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COP26: How can data, technology, and the private sector fight climate change?

COP26: How can data, technology, and the private sector fight climate change?

For the first time, finance is a key COP theme – reflecting the vital role the industry will play in transitioning the economy to net zero. As a physical attendee of COP26, Finextra listened in to the first of the Green Finance Institute’s ‘Green Horizon Summit’ wake-up shows, which – in collaboration with the City of London Corporation – run every morning throughout the conference.

Tuesday morning’s panel, chaired by Axel Threlfall, Reuters’ editor-at-large, included Ruth Porat, chief financial officer of Google's parent company, Alphabet; Lord Stern, chair, Grantham Research Institute on Climate Change and the Environment; Mark Carney, UN special envoy for climate action and finance; and Emma Howard Boyd, chair, Environment Agency and interim chair of the Green Finance Institute.

These expert speakers considered how the private sector can help accelerate the transition to net zero, and how important robust data and green technology will be in tackling climate change.

Mobilising capital

After day one of the World Leader’s Summit, a raft of governmental commitments to fighting climate change was unveiled.

Here are just a few:

  1. The UK pushed a plan to halt global deforestation by 2030, and will fund $3 billion worth of green investments in developing economies;
  2. The Rockefeller and Ikea foundations created a Global Energy Alliance for People and Planet, which has pledged US$10 billion to supporting renewable energy;
  3. India pledged to reach net zero by 2070 - although this will likely come forward as the country moves along the ‘green’ path;
  4. Brazil will cut its greenhouse gas (GHG) emissions in half by 2030;
  5. The US will crack down on methane - beginning with oil and gas rules; and
  6. The UK and India will finance a 140-country renewable solar grid.

Despite the promise of these declarations, many agree that public finance is not going to be enough. Private green finance opportunities need to be scaled up to ensure global capital flows are reoriented towards climate and nature-friendly investments.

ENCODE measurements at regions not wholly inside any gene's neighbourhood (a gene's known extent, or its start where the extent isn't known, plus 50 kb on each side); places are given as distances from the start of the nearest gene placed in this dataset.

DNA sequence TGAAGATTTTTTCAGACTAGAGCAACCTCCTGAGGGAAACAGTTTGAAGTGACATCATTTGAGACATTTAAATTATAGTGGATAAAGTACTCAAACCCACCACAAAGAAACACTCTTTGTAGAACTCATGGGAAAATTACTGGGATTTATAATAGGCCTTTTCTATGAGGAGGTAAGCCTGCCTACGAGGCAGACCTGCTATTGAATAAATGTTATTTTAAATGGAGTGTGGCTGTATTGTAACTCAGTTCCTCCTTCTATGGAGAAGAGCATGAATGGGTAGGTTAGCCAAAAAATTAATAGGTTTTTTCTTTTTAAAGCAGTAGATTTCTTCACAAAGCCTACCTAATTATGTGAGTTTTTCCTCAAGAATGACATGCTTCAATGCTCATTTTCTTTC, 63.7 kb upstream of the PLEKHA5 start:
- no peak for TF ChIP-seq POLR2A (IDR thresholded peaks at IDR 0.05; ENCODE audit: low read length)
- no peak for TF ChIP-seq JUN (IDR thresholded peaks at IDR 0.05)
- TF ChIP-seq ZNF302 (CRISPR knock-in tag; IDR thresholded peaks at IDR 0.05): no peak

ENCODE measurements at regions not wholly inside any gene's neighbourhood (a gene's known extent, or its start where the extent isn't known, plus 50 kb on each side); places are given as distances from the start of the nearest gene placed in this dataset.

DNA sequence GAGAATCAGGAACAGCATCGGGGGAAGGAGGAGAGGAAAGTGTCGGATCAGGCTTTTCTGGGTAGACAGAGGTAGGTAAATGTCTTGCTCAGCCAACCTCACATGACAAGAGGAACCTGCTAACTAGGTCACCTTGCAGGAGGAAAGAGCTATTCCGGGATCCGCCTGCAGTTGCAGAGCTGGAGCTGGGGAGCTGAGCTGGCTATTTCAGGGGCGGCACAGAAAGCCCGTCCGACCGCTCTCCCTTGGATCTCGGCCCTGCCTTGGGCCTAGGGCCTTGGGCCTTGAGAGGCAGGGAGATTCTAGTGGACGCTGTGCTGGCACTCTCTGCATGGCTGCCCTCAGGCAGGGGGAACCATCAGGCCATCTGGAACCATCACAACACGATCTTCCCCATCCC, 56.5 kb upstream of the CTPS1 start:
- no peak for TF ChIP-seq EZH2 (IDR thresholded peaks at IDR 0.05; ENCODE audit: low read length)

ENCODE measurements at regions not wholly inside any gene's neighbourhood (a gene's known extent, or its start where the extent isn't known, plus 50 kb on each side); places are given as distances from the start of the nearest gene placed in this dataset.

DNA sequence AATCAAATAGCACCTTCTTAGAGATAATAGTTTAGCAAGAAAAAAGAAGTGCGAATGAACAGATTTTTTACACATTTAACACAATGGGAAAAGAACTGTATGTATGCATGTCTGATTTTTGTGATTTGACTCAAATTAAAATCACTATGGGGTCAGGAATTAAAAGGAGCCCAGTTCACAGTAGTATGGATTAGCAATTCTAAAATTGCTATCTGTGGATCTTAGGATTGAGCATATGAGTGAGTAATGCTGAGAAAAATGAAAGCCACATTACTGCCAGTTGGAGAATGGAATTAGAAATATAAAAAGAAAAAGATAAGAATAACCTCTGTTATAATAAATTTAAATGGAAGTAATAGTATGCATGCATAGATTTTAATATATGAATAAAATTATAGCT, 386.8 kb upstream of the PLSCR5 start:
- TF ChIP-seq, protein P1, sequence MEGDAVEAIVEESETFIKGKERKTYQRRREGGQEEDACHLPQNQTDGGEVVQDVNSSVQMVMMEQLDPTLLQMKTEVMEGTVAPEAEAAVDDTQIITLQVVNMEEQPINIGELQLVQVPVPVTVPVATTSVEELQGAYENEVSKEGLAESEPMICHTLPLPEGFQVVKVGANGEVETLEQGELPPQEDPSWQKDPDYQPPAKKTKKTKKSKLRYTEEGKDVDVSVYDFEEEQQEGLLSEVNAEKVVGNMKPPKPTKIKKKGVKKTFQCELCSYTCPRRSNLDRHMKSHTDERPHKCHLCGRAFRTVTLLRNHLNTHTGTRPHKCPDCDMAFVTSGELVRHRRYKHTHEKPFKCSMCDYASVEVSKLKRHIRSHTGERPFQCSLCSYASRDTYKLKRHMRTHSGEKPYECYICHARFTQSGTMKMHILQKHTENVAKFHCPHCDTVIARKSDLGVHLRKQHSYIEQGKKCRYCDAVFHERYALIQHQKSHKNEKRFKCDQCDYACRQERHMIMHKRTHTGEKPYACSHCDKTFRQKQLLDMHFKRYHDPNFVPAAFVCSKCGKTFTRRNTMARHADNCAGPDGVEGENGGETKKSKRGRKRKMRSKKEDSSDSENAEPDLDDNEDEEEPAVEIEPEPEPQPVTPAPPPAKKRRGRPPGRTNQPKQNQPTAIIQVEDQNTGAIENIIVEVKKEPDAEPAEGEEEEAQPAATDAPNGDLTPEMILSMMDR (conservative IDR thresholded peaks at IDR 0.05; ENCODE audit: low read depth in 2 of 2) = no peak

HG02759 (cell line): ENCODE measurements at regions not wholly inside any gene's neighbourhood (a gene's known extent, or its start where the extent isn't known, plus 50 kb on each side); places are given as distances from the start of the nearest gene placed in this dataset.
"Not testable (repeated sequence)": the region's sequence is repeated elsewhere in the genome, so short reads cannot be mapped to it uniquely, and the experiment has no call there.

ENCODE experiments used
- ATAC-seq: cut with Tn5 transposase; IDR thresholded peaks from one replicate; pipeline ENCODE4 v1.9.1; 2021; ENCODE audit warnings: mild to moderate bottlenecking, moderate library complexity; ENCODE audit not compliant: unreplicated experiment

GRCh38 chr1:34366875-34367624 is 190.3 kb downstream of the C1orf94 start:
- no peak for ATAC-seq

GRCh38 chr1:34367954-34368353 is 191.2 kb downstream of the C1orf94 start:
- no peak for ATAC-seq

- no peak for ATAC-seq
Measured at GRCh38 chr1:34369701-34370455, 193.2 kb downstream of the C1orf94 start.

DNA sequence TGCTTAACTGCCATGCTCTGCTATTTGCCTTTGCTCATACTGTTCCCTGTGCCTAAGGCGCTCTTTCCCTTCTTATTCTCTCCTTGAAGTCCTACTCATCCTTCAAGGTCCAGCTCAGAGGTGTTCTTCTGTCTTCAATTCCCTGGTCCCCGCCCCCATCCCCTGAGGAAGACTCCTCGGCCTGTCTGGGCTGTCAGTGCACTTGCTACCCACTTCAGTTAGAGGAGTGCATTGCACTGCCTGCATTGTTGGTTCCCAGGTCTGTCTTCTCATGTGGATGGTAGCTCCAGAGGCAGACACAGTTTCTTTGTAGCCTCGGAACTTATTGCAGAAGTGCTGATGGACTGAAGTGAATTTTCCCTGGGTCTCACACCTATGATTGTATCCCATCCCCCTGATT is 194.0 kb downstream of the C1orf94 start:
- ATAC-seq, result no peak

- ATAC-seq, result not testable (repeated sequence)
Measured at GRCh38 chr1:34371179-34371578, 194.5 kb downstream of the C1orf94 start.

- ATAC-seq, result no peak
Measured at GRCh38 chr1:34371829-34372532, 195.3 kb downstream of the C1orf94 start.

Speaking to the mood of the conference thus far, Carney said: “We are action oriented - there are more announcements to come. The money is here for the world to limit global warming to 1.5 degrees by mid-century. While a lot of work is yet to be done to mobilise it, we are seeing strong commitments.”

To allocate capital effectively, and pull adjustment forward, Carney conceded that clear commitments from policy holders, and a price on carbon (to a tune of $75 per ton by 2030) will be critical.

No siloed solutions

To kick off the discussion, Porat underlined the importance of collaboration between the private and public sector. Data, meanwhile, was cast as the engine of change.

“There is no siloed solution,” Porat argued. “The public and private sector must work together and cross-pollinate ideas. Data will be critical. We have the tools we need today, but we need to use them.”

As of 29 October, the UK Government made it mandatory for large companies to disclose data in alignment with the recommendations of the Task Force on Climate-Related Financial Disclosures (TCFD) - becoming the first G20 nation to enshrine the regulation into law.

“TCFD should be made mandatory across the board, in order to solve the data problem,” said Carney. Indeed, with the dizzying array of standards out there, TCFD will be an important tool in enabling stakeholders to compare corporate commitments and performance. Panellists agreed that if we don’t get this right, we won’t move forward.

Having been carbon neutral since 2007, and crowned the first major company to match 100% of its annual electricity use with renewable energy in 2017, Google expressed strong support for TCFD in April this year.